Pope Paul VI himself explicitly affirmed that Vatican II was not infallible and thus no Catholic is bound to follow it. Many of the documents contain explicit heresies including the affirmation of ‘religious liberty’ (condemned by numerous prior Pontiffs), that Christians and Muslims worship the same God, and that the Jews do not need to believe in Jesus Christ to receive salvation.

    ‘A Letter to Confused Catholics’ by Archbishop Marcel Léfebvre is required reading to explain the Church’s “French Revolution” (as stated by Cardinal Suenens) that occurred at Vatican II.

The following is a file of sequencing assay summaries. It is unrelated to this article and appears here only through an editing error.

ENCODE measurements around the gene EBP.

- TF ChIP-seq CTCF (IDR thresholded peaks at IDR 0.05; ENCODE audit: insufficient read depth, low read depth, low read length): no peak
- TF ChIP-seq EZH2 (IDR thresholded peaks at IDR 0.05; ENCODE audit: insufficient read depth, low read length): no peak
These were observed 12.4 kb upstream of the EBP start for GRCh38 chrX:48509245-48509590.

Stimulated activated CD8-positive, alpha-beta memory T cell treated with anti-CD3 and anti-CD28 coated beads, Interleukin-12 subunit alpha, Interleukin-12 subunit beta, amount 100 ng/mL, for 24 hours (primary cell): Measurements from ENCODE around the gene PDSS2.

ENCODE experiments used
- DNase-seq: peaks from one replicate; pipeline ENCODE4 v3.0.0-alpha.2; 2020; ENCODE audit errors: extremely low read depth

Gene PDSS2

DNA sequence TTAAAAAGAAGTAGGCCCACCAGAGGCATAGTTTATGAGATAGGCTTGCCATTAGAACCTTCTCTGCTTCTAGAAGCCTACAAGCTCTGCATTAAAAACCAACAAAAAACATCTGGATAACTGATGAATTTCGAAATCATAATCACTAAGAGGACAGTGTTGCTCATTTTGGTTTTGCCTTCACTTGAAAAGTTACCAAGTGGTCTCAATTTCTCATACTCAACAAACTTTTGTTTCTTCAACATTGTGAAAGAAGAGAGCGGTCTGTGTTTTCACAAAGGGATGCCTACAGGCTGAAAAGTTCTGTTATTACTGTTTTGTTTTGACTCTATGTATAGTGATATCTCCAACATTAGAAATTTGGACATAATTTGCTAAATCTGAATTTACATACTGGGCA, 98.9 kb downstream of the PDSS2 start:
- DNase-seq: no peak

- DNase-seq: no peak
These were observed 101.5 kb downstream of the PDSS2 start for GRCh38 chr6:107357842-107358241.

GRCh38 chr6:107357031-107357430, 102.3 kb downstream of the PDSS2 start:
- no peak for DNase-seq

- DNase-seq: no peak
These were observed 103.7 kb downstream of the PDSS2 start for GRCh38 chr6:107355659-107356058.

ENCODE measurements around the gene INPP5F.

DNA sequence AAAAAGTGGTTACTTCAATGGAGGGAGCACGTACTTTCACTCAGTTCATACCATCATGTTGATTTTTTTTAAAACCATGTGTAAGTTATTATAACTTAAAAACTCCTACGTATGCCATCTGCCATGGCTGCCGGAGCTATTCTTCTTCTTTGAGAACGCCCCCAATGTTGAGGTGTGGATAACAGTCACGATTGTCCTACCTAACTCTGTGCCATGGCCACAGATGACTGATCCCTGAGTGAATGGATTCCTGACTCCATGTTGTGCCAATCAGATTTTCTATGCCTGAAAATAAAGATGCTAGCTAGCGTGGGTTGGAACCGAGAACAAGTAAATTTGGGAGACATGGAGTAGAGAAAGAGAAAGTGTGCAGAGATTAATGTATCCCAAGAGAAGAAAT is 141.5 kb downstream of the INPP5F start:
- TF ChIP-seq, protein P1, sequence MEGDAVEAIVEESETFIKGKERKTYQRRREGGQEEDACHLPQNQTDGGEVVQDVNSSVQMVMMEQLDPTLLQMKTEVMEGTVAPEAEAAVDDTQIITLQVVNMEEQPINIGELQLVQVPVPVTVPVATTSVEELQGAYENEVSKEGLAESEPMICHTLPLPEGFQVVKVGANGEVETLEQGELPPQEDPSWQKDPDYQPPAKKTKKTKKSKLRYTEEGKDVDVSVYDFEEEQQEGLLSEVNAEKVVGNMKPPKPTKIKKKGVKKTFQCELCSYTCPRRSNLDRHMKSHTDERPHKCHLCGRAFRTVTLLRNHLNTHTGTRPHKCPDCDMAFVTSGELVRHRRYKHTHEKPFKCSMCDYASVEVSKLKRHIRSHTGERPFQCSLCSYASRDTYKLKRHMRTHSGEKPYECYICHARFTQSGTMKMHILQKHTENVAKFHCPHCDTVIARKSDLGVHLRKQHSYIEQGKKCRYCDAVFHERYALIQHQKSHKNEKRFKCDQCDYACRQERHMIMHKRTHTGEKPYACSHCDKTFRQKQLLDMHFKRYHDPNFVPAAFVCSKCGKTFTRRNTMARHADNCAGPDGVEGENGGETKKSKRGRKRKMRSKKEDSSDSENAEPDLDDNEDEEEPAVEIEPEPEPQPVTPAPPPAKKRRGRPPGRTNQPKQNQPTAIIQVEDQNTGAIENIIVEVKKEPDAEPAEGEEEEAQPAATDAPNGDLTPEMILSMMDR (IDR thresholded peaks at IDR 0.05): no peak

Reply

  5. Ivaus@thetricolour 06/08/2021 at 6:58 pm

    The Church,Rome,Vatican, Pope and MAN ARE NOT INFALLIBLE. So let’s all be honest.As Catholics you are thought to question the word of GOD, thus you are reaffirming your faith by being BAPTIZED again. Only God is infallible and if he were here on Earth today he would gladly remove all Philistines from his temple. MERE MEN, throughout history has always abused power and is the only GUILTY PARTY in the corruption of Christianity. I myself will not abandon FAITH,despite the horrible atrocities committed BY MEN OF THE CHURCH. We of faith should REBUILD AGAIN, a house of God because without faith one has nothing and it means we put man above GOD. Man has proven WITHOUT DOUBT, he cannot be trusted,and is not INFALLIBLE .

    Reply

    1. Spender_CGB 06/08/2021 at 7:17 pm

      Very well said.

      “Let no man deceive you by any means: for that day shall not come, except there come a falling away first…” 2 Thessalonians 2:3 (KJV).